Webinar: Can restorative justice address structural and racial injustice? A neuroscience perspective
The first guiding principal of Restorative Justice states that “Crime is fundamentally a violation of people and interpersonal relationships.” Yet, crime is not always judged as criminal and there can be far-reaching impact. Recent events involving the shootings of unarmed African Americans by police clearly represent a violation far beyond that of the grieving families and their immediate communities. Although, a circle process would no doubt be useful; could it bring about lasting structural change that would prevent future incidents and bring healing to the nation. That is the question.
Thanks to cell phone cameras, we have become a nation of witnesses. Oft repeated video footage, countless commentary and the 24 hour news cycle enable us to view evidence and hear expert and clearly non-expert opinions. While we may all be watching the same coverage, our perceptions of it are very different. One reason is certainly the nature of our experience living in a race conscious and polarized society. Another reason, I argue is because of the nature of our brains.
In this webinar we will explore the emerging field of Criminal Neuroscience. Criminality has long been associated with psychological pathology, but only recently has the field embraced aspects of social and cognitive psychology that explain the pervasive nature of bias and how attitudes acting below conscious awareness influence not just the officer in the car, but the prosecutors, the juries and the judges.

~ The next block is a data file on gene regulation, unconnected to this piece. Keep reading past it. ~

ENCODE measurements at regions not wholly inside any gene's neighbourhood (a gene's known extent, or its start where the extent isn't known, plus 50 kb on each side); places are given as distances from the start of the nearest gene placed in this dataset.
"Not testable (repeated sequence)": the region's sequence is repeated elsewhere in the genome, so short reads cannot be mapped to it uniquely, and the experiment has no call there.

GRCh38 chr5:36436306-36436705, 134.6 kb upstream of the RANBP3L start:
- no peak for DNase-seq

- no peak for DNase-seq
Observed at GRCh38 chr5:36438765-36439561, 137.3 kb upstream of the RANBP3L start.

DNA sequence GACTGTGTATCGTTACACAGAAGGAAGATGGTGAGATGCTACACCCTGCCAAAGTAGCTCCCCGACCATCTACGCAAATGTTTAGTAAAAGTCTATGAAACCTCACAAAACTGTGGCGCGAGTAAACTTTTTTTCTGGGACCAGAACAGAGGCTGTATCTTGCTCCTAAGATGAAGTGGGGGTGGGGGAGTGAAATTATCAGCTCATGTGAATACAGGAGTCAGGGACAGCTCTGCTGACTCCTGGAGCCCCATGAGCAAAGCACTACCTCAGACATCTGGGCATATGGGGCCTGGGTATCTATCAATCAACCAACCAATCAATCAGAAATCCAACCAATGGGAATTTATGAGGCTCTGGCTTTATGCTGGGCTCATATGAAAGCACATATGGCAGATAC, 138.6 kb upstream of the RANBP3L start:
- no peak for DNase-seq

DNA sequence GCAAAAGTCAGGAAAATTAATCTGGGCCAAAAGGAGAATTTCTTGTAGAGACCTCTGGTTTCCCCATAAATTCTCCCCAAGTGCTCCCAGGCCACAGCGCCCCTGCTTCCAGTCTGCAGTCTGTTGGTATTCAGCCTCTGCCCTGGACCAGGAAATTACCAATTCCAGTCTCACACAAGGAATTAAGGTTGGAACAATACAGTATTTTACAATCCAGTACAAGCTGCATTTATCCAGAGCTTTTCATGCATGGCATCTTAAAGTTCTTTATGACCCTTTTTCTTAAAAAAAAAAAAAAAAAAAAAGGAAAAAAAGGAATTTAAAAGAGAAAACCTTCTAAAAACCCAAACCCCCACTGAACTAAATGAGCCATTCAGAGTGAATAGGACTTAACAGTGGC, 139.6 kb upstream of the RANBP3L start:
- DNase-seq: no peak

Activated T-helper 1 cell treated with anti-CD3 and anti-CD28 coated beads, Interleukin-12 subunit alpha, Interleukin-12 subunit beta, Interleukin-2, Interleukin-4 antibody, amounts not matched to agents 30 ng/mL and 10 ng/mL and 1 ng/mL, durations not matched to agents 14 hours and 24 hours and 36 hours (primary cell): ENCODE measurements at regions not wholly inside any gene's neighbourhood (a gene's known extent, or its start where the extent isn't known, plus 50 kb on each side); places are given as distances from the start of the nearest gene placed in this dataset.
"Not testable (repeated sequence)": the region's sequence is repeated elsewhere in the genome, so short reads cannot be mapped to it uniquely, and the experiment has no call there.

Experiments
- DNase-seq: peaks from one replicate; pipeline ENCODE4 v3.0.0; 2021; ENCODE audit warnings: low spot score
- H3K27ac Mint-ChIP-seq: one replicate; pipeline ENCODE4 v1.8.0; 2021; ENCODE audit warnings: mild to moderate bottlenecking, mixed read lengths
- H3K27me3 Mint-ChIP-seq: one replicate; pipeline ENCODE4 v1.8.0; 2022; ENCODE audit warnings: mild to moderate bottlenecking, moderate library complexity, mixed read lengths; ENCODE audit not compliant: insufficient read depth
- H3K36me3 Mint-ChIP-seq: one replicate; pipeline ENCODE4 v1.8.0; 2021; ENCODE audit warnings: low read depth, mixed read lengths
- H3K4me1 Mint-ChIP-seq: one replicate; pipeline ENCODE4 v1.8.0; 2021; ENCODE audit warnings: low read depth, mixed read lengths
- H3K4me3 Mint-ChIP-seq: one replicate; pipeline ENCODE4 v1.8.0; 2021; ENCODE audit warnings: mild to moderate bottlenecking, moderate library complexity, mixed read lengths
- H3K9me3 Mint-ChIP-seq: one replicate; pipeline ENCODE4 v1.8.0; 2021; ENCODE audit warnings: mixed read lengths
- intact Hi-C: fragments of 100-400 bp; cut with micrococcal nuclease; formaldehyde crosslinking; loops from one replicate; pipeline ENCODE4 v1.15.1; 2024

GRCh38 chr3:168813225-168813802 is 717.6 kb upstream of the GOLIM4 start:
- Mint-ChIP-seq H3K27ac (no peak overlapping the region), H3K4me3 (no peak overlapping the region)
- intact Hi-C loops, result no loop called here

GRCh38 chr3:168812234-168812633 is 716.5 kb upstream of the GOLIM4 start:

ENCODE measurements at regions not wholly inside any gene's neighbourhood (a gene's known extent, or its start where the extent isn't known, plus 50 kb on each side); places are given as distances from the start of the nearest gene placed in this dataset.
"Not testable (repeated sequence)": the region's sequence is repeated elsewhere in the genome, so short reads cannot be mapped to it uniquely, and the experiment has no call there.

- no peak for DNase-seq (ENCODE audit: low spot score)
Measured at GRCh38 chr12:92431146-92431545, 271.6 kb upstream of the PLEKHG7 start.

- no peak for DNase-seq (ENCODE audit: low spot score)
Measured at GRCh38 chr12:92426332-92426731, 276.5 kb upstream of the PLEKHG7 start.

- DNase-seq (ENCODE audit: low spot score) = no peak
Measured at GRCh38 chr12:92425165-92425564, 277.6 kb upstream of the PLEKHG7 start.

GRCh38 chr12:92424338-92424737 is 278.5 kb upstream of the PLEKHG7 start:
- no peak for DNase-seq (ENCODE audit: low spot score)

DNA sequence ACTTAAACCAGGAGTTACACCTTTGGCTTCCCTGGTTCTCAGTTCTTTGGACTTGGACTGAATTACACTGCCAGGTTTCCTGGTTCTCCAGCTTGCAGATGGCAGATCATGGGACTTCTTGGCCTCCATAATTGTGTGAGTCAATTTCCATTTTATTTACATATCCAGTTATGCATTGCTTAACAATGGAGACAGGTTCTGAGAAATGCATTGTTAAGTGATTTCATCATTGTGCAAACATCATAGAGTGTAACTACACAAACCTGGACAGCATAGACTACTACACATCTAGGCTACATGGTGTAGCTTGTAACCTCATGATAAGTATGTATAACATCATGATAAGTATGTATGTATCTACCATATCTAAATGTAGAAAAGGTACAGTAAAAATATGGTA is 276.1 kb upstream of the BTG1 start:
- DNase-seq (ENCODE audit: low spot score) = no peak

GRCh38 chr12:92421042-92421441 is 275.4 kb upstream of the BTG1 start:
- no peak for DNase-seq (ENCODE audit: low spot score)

Is there a role for Restorative Justice when the accused is the entire United States Criminal Justice System? A yea vote acknowledges that the system consists of individual human beings. The processes and practices of Restorative Justice, fundamentally work to humanize both victims and perpetrators allowing a mechanism for communication and often mutual compassion. However, a nay vote reminds us that there has not been enough truth and far less reconciliation regarding the systemic and institutional nature of racism in the United States. What may be necessary is for the next version of Restorative Justice to create guiding principles and practices that will address that.
Join us for further deliberation.
Dr. Cheryl Talley has a deep commitment to teaching and learning. Her research examines the role of affective neuroscience in elucidating the mental, emotional and spiritual factors that lead to lasting behavioral change, specifically as it relates to high academic achievement. In a study funded by the National Science Foundation, Dr. Talley and her colleagues have sought to reveal the role that affective factors like academic identity and emotional regulation play in student success. Studies from the field of behavioral health have clearly demonstrated the challenges associated with creating and sustaining health-promoting habits. Similar challenges are associated with attaining and maintaining academic skills, especially among students who attend under-resourced schools. As a faculty member in the Behavioral and Community Health Sciences graduate program she utilizes various strategies, including mindfulness, discovering your why and education in human values (EHV) to help students develop strong academic identities.